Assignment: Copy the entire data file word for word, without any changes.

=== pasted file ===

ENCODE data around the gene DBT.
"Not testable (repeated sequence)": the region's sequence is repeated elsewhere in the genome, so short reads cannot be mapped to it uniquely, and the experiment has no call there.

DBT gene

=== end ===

ENCODE data around the gene DBT.
"Not testable (repeated sequence)": the region's sequence is repeated elsewhere in the genome, so short reads cannot be mapped to it uniquely, and the experiment has no call there.

DBT gene